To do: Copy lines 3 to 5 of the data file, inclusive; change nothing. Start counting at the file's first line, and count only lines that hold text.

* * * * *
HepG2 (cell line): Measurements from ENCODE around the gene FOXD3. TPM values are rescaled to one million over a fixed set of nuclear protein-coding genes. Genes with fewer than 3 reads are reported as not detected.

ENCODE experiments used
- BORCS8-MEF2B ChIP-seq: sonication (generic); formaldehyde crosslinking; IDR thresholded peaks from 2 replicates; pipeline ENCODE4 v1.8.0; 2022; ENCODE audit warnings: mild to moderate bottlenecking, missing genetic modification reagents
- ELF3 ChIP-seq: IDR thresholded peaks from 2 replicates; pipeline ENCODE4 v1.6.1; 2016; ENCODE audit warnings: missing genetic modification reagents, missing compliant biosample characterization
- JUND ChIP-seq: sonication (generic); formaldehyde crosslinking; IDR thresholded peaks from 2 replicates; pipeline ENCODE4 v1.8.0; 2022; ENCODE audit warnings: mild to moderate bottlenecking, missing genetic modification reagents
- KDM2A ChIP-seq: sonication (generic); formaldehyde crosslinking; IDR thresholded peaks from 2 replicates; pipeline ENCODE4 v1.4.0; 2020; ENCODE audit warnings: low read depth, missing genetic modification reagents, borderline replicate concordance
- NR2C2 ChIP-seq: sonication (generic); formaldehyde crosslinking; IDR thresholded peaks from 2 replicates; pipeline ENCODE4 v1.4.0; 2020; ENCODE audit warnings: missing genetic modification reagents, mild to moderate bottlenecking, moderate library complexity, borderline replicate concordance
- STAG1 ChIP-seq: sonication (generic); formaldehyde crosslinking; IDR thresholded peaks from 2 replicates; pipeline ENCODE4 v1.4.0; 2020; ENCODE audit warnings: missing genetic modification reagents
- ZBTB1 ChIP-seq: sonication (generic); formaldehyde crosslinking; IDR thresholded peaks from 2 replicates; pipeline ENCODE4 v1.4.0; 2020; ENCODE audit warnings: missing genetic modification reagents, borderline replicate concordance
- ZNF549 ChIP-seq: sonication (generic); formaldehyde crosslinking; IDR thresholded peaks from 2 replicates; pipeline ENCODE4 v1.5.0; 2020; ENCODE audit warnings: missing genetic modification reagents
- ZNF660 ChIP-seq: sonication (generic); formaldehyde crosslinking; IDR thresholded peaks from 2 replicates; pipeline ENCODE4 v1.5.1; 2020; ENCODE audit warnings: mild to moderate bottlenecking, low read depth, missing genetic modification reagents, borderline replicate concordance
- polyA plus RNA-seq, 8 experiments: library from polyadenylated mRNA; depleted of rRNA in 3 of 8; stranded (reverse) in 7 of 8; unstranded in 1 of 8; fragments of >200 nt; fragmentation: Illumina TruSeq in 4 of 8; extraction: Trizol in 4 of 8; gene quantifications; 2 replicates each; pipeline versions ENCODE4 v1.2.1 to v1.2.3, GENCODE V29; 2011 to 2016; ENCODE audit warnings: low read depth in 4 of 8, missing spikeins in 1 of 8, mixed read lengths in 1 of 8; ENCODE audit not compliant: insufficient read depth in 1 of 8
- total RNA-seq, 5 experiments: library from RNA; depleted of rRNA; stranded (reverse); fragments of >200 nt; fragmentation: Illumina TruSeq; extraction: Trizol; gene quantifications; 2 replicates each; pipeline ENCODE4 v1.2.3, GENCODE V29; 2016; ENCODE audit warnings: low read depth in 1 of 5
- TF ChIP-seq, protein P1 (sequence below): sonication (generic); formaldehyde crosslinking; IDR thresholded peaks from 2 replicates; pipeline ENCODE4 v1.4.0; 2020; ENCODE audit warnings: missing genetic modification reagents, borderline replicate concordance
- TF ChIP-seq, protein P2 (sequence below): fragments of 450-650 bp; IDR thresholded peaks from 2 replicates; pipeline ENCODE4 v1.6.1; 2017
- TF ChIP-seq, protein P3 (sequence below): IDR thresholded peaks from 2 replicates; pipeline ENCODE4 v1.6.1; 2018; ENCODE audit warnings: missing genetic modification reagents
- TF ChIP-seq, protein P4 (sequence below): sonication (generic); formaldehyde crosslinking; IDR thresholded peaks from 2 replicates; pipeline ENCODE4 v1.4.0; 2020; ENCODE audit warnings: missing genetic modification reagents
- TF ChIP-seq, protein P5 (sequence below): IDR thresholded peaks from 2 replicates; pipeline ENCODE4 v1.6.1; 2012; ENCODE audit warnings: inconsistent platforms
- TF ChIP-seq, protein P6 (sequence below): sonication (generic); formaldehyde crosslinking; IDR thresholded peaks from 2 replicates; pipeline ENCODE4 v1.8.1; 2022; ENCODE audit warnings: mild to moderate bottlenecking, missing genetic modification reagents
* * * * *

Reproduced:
- BORCS8-MEF2B ChIP-seq: sonication (generic); formaldehyde crosslinking; IDR thresholded peaks from 2 replicates; pipeline ENCODE4 v1.8.0; 2022; ENCODE audit warnings: mild to moderate bottlenecking, missing genetic modification reagents
- ELF3 ChIP-seq: IDR thresholded peaks from 2 replicates; pipeline ENCODE4 v1.6.1; 2016; ENCODE audit warnings: missing genetic modification reagents, missing compliant biosample characterization
- JUND ChIP-seq: sonication (generic); formaldehyde crosslinking; IDR thresholded peaks from 2 replicates; pipeline ENCODE4 v1.8.0; 2022; ENCODE audit warnings: mild to moderate bottlenecking, missing genetic modification reagents